Mieps walked along the shore to the beach, which was secluded from the outside world by the woodland behind it. The Indigo-ites had left the skiff on the beach here, in order to take it out for fishing expeditions on the Loch. Codlik was sitting in the lea of it when Mieps got there, dressed in his monk’s habit. He got up and approached Mieps, and Mieps felt a thudding in his heart that wasn’t at all pleasant.

“I have something to tell you”, said Codlik.

“Kieran is the one who takes confessions”, said Mieps.

“I want to tell you”, said Codlik.

And so he did.

“I cannot believe what a liar you are”, said Mieps, when Codlik had finished the settling up of his tariff with life “You have been with us all these past months, and never once let on that you were the one we were fighting all along! What was the Gnome?”

“An elemental”, said Codlik “Get Aleister to explain it all to you, he knows the ins and outs of such things. The Gnome was merely a servant, a tool to do our bidding. It was a creature entirely without any inkling of human scruple and principle. We had no cause to ever doubt it’s loyalty to us. With others”, he was referring to Brother Iggy now “That wasn’t always the case”.

“You and the Church were the ones in charge of Silling Productions?” said Mieps.

“No one ever knew”, said Codlik “Not Aleister, not deSade, no one. In their complete lack of scruple they were only too keen to come up with whatever depravity was required, as you already know. What fools wicked men can be!”

“But you are such a liar!” said Mieps, who couldn’t comprehend the scale of the double life Codlik had been leading amongst them all along. Not once, not ever, had he given the remotest hint that he was the brains behind Silling Productions “WHY?”

“T-to get the world manipulated as we wanted it”, said Codlik “To make them powerless against authority, feed them up with drugs and depravity until they don’t know their own minds or have any confidence in what they feel and believe. Aleister can explain all that to you too, he lived it himself”.

“But not everyone was going to fall for it!” said Mieps.

“Those that didn’t would be in a very small minority”, said Codlik “And easily outflanked and ridiculed by everyone else. And then, sooner or later, we would be able to create the world we desired”.

“And to do that Kieran had to be destroyed?” said Mieps.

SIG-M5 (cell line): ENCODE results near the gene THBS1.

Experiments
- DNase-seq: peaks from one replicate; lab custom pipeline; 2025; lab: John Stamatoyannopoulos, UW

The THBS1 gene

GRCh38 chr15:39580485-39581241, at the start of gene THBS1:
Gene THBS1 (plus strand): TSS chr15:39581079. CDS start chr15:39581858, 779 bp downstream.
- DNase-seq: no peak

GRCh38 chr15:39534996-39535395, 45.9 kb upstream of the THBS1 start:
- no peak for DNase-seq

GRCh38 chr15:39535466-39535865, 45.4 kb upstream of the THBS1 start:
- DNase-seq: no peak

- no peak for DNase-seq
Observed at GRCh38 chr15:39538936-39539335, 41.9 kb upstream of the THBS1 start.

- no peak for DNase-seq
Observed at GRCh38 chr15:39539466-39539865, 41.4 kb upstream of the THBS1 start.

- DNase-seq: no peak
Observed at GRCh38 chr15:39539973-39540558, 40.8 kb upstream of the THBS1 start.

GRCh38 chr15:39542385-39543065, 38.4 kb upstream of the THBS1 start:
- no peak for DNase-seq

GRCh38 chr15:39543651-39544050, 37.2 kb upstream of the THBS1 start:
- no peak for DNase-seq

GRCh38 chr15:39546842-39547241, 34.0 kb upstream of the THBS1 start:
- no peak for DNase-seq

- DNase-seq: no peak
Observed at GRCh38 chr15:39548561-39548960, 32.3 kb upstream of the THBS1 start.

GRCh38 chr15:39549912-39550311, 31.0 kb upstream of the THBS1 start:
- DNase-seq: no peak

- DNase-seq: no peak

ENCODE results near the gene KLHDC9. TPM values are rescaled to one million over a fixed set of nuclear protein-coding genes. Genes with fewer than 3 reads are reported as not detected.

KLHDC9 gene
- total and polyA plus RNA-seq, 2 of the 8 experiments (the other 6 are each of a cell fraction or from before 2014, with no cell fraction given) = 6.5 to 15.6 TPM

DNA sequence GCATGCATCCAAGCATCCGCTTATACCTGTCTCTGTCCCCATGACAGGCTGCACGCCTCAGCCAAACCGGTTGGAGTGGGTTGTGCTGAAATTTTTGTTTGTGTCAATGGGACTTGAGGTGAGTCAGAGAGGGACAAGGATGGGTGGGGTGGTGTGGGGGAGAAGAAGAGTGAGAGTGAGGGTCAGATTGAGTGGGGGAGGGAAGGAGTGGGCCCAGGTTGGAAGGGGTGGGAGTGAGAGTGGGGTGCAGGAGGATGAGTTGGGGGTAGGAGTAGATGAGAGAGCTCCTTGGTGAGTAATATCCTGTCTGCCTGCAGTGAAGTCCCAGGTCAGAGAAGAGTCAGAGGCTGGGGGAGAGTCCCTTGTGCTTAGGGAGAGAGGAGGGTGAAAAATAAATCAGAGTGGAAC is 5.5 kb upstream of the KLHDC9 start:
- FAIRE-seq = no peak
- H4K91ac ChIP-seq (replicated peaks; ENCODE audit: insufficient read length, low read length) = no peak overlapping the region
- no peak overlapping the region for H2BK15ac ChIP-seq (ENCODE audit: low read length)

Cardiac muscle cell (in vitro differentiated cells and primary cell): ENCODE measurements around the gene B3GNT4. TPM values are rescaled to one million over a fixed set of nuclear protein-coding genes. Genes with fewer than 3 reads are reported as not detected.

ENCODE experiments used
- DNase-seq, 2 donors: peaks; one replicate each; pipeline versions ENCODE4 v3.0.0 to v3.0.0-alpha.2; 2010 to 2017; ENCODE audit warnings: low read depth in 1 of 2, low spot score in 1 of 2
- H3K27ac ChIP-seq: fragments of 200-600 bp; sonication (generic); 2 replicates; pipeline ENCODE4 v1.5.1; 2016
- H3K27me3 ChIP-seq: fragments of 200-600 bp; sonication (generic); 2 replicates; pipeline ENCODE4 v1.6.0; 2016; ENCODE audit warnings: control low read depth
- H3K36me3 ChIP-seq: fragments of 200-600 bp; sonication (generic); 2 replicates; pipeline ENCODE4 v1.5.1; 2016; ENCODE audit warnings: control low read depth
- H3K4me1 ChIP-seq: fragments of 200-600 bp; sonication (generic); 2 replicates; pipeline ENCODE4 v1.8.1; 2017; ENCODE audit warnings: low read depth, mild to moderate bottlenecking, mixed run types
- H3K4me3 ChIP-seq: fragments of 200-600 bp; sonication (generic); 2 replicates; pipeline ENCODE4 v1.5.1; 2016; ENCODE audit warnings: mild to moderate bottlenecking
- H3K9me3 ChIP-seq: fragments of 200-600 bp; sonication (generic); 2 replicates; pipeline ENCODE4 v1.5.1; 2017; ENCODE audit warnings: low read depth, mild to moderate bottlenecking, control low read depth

“He represented too well the small minority”, said Codlik.

“When was it you realised that it wasn’t going to work?” said Mieps.

Codlik bristled at this. Even now, at the end, he still couldn’t fully accept that he was in the wrong.

“When we failed to get the Devil on side!” Codlik spat.

“No one can manipulate him!” said Mieps “You call yourself a good man, did you never get disgusted by what was happening?”

“I believed in the end result”, said Codlik “That was what I saw”.

“I’m going to walk away”, said Mieps “You’ve told me what is necessary, and I don’t want to hear anymore. I have no more words for you. I don’t care what you do, I just want you to go away and never hear of you again. I’m a Ghoomer, I’m not filled with human sentiment and superstition, I’m going to leave you now”.

Mieps retraced his steps along the shingle, and didn’t once look back. He kept on until he got back to the sloop, but his heart had never felt so heavy and full of anger at the evil in the world.

Codlik fitted the oars into the skiff and struggled with them as he steered himself out onto the Loch. He had heard that the Loch, which could start very shallow, could get extremely deep very suddenly and quickly, and that was what he desired. When he was sufficiently far out, he pulled out the bung at the bottom of the boat. The water seeped in far quicker than he had bargained for, he had hoped for more of a moment of repose and reflection, but what was the point of all that now anyway? In no time at all the cold waters of the Loch had closed over his head.

R.I.P Codlik. - c - WHOLE LOTTA LOVE Bardin had been nervous throughout their trip up to the inn at Whitebridges on the main road, convinced from all the tales he had heard of life in 1905 that he and Bengo were bound to say and do something that would land them in prison. They had been so quiet during the pub session that the others had got quite unnerved. When Adam asked them why they were being quite so extremely reticent, Bengo had replied that he and Bardin had to concentrate quite hard on their lines, and make sure they didn’t fluff them in any way.